Discover what makes Chord amplification unique

Posted on: 02/11/2016

The heart of any amplifier is the power supply unit (PSU), which changes the mains voltage to safe voltages that the amplifier can use.

Most of the highest quality amplifiers use very large and heavy 50 or 60Hz mains transformers depending on the country. These along with rectifiers and reservoir capacitors go to make up the usual type of power supply generally in use today. This standard style of PSU has been designed to absorb and store energy or charge at a rate of 120 times per second. Unfortunately the demands for reproducing most types of music are much greater and sometimes this means that conventional amplifiers are not good at delivering their energy at audio frequencies.

In order to cope with these musical demands the conventional amplifiers often use components that are unnecessarily large and this factor dictates the size of the amplifier. The normal use of linear voltage regulators associated with this type of power supply makes the situation worse still. Requiring the amplifier to dissipate much more power in the form of heat – the more power the amp has to dissipate as heat, the larger the heat sinks, the larger the design, the less compact the audio signal. Thus this type of amplifier is bulky, heavy, sometimes slow to respond, generally inefficient, causes high mains power distortion, can cause electrical and acoustic noise and requires a relatively long and exposed audio path. Likewise, with these types of amplifiers, a common problem is that frequencies below 120Hz are not well represented and feel inaccurately timed due to the capacitors slow recharge rate.

All Chord amplifiers have been designed around advanced ‘high frequency’ power supply technology, which was originally developed for use in aerospace, telecommunications and data processing where quality and power is needed but in a very space efficient design.

Some manufacturers recognised the benefits of this type of PSU but couldn’t perfect the design for audio applications and although some amplifiers (launched in 1980) were innovative they were also a commercial failure due to electrical noise, poor reliability, high engineering costs and other associated problems.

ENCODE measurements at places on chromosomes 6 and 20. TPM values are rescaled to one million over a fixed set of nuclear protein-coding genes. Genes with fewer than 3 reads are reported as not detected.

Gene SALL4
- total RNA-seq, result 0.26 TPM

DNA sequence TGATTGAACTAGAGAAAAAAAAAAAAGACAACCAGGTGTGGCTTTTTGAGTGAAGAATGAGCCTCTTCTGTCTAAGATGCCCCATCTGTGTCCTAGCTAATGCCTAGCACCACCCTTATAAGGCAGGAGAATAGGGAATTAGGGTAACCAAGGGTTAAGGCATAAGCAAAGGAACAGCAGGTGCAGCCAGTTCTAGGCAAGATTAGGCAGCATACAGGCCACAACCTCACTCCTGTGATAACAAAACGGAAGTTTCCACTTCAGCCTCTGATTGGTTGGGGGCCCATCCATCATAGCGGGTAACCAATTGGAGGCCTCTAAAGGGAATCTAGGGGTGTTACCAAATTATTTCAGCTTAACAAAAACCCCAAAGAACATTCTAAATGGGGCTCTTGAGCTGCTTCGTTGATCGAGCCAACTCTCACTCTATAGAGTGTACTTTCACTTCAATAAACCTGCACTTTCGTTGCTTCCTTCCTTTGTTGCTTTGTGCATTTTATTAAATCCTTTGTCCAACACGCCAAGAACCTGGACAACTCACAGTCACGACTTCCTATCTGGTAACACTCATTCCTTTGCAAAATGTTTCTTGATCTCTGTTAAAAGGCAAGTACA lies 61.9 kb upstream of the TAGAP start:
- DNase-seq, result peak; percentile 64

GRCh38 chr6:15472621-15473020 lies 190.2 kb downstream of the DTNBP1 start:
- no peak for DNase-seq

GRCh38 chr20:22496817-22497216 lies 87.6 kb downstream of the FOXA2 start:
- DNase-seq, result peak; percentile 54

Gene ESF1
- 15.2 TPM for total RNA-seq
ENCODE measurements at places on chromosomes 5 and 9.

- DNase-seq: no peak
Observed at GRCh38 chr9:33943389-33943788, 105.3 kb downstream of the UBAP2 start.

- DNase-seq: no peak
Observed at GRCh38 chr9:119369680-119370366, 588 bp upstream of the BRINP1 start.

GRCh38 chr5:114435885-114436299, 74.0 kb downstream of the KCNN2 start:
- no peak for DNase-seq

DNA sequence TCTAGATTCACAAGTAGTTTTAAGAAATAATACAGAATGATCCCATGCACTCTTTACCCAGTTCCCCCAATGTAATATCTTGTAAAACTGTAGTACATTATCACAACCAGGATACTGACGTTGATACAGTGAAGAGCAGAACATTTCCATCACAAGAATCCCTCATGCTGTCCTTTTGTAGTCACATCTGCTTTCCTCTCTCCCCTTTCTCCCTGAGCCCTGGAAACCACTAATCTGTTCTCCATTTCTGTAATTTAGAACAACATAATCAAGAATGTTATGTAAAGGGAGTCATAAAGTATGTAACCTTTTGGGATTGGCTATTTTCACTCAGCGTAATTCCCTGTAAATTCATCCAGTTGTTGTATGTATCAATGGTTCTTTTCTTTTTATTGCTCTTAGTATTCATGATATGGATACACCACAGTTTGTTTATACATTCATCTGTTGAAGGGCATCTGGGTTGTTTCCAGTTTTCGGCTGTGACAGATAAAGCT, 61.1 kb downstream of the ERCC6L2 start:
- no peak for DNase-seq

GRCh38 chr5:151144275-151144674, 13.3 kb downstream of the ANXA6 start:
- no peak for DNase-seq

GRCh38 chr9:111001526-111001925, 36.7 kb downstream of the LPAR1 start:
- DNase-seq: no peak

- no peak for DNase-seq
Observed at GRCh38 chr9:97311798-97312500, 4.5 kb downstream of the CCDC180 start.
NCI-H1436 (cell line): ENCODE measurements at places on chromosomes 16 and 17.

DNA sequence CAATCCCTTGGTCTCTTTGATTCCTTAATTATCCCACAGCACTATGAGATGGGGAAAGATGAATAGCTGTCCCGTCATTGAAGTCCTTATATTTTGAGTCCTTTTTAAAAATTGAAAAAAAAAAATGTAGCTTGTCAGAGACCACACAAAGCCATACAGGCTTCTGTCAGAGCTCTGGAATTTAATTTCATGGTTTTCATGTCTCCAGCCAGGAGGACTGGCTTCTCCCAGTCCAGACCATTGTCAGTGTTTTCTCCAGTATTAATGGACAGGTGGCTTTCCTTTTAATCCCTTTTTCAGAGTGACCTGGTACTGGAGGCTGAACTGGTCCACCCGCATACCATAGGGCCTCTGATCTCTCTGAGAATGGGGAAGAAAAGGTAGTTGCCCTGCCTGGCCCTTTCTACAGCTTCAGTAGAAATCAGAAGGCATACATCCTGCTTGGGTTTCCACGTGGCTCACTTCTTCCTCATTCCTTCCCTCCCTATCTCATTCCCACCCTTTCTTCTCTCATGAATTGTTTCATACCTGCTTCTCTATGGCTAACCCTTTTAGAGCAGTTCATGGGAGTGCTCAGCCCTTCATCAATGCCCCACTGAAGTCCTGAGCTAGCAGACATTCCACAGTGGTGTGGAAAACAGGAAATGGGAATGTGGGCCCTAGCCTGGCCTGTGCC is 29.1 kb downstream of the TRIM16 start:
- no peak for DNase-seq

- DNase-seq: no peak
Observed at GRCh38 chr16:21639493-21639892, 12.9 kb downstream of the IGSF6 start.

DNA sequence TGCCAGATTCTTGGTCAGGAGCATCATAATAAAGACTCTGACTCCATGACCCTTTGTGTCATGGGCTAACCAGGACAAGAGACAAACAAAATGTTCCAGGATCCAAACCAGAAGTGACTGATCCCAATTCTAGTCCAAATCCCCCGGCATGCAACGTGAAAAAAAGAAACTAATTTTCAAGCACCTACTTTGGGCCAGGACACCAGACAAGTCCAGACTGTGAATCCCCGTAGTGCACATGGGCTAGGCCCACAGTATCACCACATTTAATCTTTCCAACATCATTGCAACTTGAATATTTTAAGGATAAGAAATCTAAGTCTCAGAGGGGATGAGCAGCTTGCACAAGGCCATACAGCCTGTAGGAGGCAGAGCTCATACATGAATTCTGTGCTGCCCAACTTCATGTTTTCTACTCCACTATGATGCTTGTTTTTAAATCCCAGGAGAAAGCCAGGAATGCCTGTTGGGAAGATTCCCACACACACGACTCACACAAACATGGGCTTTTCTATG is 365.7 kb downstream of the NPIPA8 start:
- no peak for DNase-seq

It took John Franks, founder and chief designer, of Chord Electronics around ten years of perseverance and innovative engineering to overcome the problems of the early power device components and the associated techniques before a true high end product could be developed.

The promise of an audio power amplifier that was compact, rugged, highly efficient, reliable with fast response, good mains input and load tolerance with low acoustic noise was not realised from this concept until 1989, and the launch of the Chord SPM900 stereo power amplifier.

Innovative Technology – Chord High Frequency Power Supply

The Chord power supply is a self-contained, self-monitoring module, which is common to all Chord amplifiers, and is fundamental to their exceptional performance. A sophisticated mains input filter ensures that not only is the power supply shielded exceptionally well from disturbed mains input, but also, and more significantly, the mains itself is completely untouched by emissions from the amplifier. The amplifiers comfortably exceed European Electro magnetic emission standards, which are acknowledged to be the toughest in the world.

In a high frequency power supply the incoming mains is filtered and then rectified to generate a very high voltage DC Supply. This is around 300 to 350 Volts DC, which is far too high to operate audio circuitry, and is still connected to the incoming mains. The resultant D.C. is stored in a bank of high voltage capacitors. It is then chopped using high voltage MOSFETS running at 80kHz. The resultant waveform then passes through a very special ceramic cored high frequency transformer, which is wound with individual multi strand litz wire to avoid copper losses associated with the ‘skin effect’ at these frequencies. The size of a transformer reduces as operating frequencies increases, so a transformer operating at 80,000 Hz is far smaller than one operating at mains frequency of 50 or 60Hz. The output from the transformer is then rectified once more and passed on to a truly innovative ‘Dynamic Coupling’ system before final storage in a further massive bank of high voltage capacitors.

On the output of the transformer, very fast rectifiers, a small coil and small capacitors filter and convert the high frequency waveform back to DC, ready for the electronics circuitry to use. By controlling the timing of the switches the output voltage can be held constant or varied, as required, without the need for further inefficient voltage regulators. This processing all happens well above the range of human hearing, which, in principal, should be good for audio circuitry.

‘Dynamic Coupling’ is a unique system whereby the positive and negative rails are mutually coupled tightly together by a strong magnetic flux. The result is that if a high demand is put on one rail, the required energy will actually be drawn equally from both rails. The rails will therefore stay completely and perfectly balanced at all times with the mid ground point and each rail in turn. Simply put, this system keeps the amplifier in balance dynamically and the reference point perfectly clean.